Check for Ports

Some devices require a wired connection to your router. Even when it's not needed, an Ethernet cable is always going to offer more stable connections that are much faster than Wi-Fi. If you can, you should try to use a wired connection for devices like PCs, TVs, and consoles so you can leverage the fastest speeds out of your router. Either way, you'll need a free Ethernet port, so make sure you check that your router or mesh system has enough of them. 

Several high-end mesh systems, such as Nest Wifi or Eero, only have a single Ethernet port on the main router and none on the nodes. If your chosen router doesn't have enough ports, you can get a network switch. These devices are relatively cheap and give you a few extra Ethernet ports. For example, this TP-Link Network Switch gives you four ports and costs less than $20. If you want to plug in storage, such as a NAS drive for sharing files, make sure your router has a USB port.

Consider Security Standards

It's vital to secure your Wi-Fi router, because all traffic in and out of your house goes through it, and every device connects to it. Early security standards like WEP (Wired Equivalent Privacy) and WPA (Wi-Fi Protected Access) are dated. The minimum standard to look for in a router today is WPA2, which was developed by the Wi-Fi Alliance in 2004. It offers reasonably strong encryption but is not without vulnerabilities, which is why it was followed by WPA3 in 2018.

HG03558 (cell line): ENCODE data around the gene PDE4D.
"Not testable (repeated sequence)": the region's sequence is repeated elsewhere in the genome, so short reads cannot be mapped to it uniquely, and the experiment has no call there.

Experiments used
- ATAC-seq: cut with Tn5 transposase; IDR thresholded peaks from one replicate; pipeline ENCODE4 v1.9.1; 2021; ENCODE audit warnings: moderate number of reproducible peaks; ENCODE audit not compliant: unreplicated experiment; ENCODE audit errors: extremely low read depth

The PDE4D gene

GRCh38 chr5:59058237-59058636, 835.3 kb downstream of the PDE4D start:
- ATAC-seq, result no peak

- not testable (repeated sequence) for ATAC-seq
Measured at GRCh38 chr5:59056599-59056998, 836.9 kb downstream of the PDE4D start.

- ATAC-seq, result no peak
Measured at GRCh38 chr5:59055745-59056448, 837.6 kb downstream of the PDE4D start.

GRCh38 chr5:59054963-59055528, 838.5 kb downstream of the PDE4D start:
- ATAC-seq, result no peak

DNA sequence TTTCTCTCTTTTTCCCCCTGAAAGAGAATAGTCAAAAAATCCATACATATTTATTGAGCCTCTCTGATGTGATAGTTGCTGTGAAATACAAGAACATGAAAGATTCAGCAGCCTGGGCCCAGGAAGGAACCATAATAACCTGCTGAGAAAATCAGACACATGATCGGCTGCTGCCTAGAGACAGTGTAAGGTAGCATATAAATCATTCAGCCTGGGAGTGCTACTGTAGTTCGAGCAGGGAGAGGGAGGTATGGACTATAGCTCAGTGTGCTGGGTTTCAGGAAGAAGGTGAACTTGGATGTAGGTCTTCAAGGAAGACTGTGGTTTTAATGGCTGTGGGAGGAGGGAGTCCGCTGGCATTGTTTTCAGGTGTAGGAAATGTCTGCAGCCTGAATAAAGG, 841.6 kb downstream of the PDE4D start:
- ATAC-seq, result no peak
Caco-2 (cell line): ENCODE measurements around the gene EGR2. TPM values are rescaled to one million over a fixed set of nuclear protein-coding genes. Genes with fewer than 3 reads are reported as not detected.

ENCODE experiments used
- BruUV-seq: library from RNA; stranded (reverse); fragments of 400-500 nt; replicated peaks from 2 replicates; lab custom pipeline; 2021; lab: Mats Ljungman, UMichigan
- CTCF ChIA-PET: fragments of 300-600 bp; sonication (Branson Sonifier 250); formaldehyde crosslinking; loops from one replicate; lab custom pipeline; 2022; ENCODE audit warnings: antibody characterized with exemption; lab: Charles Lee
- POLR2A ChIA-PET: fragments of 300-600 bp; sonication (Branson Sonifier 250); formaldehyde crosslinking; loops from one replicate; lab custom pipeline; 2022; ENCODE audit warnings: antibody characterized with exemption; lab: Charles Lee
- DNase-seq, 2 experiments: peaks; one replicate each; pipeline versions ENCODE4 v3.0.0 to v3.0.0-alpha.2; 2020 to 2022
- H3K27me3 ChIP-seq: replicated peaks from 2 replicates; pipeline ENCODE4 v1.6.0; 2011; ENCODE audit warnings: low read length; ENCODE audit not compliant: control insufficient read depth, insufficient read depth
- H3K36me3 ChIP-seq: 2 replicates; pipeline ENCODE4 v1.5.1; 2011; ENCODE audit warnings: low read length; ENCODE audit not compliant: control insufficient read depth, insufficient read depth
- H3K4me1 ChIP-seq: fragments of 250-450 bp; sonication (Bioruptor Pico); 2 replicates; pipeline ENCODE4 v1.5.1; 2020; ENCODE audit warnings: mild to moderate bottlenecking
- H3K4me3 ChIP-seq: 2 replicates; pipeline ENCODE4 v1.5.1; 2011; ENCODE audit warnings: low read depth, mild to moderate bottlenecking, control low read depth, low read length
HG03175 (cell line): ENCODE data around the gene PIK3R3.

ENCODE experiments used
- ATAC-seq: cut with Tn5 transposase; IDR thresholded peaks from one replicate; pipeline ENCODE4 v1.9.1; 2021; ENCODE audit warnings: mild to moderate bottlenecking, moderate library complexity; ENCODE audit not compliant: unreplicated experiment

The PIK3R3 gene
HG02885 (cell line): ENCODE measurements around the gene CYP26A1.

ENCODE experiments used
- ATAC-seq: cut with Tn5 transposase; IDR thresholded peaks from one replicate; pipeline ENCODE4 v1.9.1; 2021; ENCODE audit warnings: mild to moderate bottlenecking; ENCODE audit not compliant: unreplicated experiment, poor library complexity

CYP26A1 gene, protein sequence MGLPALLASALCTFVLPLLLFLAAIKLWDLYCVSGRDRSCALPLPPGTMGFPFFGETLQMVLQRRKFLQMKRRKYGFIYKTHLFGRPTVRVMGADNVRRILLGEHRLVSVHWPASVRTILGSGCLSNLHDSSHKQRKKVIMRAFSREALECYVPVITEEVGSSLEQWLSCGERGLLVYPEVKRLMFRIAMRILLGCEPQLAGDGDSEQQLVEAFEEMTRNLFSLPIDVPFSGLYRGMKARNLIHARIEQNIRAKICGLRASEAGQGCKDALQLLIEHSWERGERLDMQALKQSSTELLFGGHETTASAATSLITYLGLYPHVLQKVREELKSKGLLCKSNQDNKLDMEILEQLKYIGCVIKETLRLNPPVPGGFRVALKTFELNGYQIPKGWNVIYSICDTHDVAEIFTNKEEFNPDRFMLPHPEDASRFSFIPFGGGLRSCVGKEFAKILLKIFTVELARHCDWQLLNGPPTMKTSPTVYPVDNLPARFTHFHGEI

WPA3 boasts several features designed to address the weaknesses in WPA2. For example, opportunistic wireless encryption (OWE) provides a separate decryption key for every device that connects to the router, so even if another device on the network is monitoring traffic (known as sniffing) it can't decrypt that data. WPA3 also makes it much tougher for hackers to crack passwords, as they can't use offline dictionary attacks anymore where they rapidly guess lots of possible passwords. 

Wi-Fi 6 and Wi-Fi 6E devices certified by the Wi-Fi Alliance must support WPA3, but it's not exclusive to the new standard. You can find Wi-Fi 5 routers with WPA3 support, and some manufacturers are rolling it out onto older devices via firmware updates. It is also backward compatible. Most routers will offer a hybrid mode labeled WPA2/WPA3 to avoid issues as devices transition to the new standard. 

No security standard is perfect, so you should make sure your router has automatic updates turned on and always install the latest security updates on any devices you own. If your router offers remote access, Universal Plug and Play (UPnP), or Wi-Fi Protected Setup (WPS), we advise disabling those features in the settings. Another feature to look for is a guest network, so you can hook guests up with Wi-Fi without giving them access to the rest of your network and all your connected devices.

Check Out the App 

While older routers tend to have basic settings you can only access by entering the IP address into your browser and logging in, many new routers and mesh systems offer apps you can access on your phone. It's worth taking a look at the interface to make sure it has all the features you want. We suggest reading our reviews and user reviews to get a feel for how well it works and to identify any potential problems.